WASHINGTON – Two Naval Surface Warfare Center Dahlgren Division (NSWCDD) engineers were honored for individual excellence while 52 others were commended for impacting excellent teams during a Naval Sea Systems Command (NAVSEA) Excellence Awards and Commander’s Awards for Innovation ceremony at the Washington Navy Yard, July 19.
Dr. Mary Ann Cummings – one of two scientists who won the 2016 Naval Sea Systems Command (NAVSEA) Scientist of the Year Award – was recognized for an innovation that prepares warfighters for the unexpected. The patented software, called Orchestrated Simulation through Modeling (OSM), is now available for free to the Department of Defense.
“Although this award was given to me, it really belongs to my team,” said Cummings. “I may have been the team lead but it was their knowledge and software skills that made OSM a reality.”
OSM has already simulated myriads of warfare scenarios in exercises over the past year. “It was my vision to create war games for Fleet operators before a Fleet exercise,” said the NSWCDD scientist. “We can create simulations that show what could happen and take data from an exercise to show how that exercise might play out as a real event.”
NSWCDD engineer Karen Wingeart was honored with the NAVSEA Women Moving Forward Award which recognizes efforts of those who promote equal opportunity in the workforce and continually make significant positive impacts to the command's mission and readiness.
"She's the subject matter expert when it comes to Cooperative Engagement Capability (CEC) systems for Ship Self-Defense Systems," said NAVSEA Commander Vice Adm. Thomas Moore while announcing Wingeart was selected for the award in April. "She teaches at her church," the admiral wrote, adding that Wingeart, "takes part in Swim Across America which brings together swimming groups to help raise money to fight cancer, volunteers at a food bank, is a triathlete, a Navy reservist, a mother and a mentor."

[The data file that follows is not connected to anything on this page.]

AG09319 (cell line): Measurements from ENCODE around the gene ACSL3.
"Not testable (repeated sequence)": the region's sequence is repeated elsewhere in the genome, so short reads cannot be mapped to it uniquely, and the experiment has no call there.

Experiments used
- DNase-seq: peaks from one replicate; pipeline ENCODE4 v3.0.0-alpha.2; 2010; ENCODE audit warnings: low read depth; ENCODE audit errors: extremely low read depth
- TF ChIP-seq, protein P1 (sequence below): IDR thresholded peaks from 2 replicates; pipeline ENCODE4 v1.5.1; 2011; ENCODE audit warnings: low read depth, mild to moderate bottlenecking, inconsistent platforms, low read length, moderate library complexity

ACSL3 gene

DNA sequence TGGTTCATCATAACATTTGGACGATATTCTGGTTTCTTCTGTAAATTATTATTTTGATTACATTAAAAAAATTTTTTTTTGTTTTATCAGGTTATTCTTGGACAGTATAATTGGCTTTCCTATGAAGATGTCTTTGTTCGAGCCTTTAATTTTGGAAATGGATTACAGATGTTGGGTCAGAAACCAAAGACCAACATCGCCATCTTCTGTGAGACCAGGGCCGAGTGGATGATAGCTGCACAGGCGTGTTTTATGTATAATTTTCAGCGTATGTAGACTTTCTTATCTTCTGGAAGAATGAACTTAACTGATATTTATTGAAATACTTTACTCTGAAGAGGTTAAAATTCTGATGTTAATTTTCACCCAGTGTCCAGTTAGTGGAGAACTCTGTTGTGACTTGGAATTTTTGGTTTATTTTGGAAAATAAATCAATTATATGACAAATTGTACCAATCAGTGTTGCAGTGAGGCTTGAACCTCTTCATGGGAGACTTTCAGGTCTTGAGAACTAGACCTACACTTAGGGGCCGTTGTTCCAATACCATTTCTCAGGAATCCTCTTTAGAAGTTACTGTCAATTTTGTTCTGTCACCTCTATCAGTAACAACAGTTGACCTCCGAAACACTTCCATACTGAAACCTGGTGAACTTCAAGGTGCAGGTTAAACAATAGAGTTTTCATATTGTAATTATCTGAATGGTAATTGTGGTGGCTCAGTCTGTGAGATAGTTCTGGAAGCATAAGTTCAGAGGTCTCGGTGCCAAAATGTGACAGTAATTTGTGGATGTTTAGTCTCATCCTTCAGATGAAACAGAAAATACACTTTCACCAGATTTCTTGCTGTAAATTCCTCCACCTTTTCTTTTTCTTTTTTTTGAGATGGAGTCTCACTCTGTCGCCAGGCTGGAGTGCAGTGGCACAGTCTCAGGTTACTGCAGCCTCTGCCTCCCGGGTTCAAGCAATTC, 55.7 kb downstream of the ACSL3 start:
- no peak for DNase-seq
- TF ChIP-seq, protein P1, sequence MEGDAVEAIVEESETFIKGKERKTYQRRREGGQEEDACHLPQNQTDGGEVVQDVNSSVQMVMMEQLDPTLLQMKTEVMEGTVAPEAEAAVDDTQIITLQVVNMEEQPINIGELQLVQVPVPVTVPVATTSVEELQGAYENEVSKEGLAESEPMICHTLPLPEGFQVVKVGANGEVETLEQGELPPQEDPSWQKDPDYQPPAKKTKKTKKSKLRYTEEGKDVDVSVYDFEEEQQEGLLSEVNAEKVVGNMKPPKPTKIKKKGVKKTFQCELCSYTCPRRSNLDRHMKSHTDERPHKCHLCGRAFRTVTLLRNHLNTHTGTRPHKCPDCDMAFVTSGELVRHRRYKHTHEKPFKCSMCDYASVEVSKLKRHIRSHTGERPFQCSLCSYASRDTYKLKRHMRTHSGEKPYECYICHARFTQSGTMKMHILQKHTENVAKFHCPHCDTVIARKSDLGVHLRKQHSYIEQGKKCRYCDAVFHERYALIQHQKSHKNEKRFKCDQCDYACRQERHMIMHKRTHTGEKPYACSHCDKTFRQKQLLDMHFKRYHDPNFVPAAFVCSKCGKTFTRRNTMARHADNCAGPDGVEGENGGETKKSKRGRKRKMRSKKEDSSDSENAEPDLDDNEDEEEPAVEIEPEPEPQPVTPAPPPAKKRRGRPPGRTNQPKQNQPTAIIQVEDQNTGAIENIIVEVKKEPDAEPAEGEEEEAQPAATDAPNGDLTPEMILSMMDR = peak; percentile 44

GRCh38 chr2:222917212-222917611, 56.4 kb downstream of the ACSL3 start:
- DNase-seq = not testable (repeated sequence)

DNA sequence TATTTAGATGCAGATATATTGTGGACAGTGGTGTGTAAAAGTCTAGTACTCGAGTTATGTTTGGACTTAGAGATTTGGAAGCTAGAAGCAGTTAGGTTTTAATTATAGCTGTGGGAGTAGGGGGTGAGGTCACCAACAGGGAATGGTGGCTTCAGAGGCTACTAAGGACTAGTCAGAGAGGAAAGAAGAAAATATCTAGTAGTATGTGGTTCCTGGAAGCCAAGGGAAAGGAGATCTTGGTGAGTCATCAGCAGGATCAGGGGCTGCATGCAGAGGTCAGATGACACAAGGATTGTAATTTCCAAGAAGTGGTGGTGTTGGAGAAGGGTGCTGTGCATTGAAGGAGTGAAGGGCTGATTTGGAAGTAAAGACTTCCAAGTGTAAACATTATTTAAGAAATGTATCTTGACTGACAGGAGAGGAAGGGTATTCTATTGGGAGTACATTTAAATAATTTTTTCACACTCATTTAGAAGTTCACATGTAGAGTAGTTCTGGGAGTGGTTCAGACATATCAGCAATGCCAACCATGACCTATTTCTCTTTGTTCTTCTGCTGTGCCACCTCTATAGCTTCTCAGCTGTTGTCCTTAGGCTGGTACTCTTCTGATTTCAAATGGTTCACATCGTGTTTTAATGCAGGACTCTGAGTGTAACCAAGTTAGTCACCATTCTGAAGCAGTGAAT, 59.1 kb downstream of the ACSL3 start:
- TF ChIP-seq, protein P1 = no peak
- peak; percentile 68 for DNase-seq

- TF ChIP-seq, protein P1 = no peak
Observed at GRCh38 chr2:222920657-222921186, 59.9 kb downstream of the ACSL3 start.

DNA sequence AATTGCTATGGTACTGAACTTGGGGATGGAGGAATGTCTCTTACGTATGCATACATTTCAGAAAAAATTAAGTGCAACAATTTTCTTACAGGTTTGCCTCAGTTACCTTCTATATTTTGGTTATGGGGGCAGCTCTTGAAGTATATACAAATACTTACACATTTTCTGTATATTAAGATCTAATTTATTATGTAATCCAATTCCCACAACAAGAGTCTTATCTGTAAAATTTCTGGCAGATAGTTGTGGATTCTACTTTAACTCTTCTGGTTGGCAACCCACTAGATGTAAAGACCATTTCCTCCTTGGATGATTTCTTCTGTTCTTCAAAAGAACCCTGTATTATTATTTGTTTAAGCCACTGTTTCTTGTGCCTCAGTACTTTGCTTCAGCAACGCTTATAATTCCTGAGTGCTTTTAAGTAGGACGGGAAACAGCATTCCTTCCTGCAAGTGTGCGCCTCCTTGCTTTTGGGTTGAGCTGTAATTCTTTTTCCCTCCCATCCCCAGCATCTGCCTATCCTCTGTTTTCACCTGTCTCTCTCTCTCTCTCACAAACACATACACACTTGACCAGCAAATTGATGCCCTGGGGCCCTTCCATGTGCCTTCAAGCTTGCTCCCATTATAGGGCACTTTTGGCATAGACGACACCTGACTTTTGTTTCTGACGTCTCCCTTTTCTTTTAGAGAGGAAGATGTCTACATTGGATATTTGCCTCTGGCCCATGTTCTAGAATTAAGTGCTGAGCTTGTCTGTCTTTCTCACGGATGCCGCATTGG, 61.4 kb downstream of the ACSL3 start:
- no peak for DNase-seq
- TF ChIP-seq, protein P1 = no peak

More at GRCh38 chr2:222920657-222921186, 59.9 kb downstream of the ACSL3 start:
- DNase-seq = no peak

The award encourages women to advocate for growth and development opportunities in employment and recognizes professional, community and leadership values that inspire others to strive for excellence in pursuit of their goals.
Moreover, Moore and Jim Smerchansky, NAVSEA executive director, presented the NAVSEA Team Excellence Award to three teams comprised of scientists and engineers from Dahlgren.
The eight member all-Dahlgren NSWCDD 57mm Pressurized Air Catch System (PACS) Development and Test Team – Cynthia Holland, Dr. Jon Yagla, Dave Houchins, Dr. David Hubble, James Fetsko, Dr. Wayne Chepren, Michael Weisman, and Mark Kristofik – designed, developed, manufactured and successfully tested 57mm PACS in a 16 month timeframe.
“The project was conceived and executed completely in-house,” said Fetsko. “The product of this work is a test capability which will allow gun projectile developers the ability to subject their guided projectile hardware to the 57mm tactical gun-launch environment and recover their fired projectile for hands-on survivability and functional assessment.”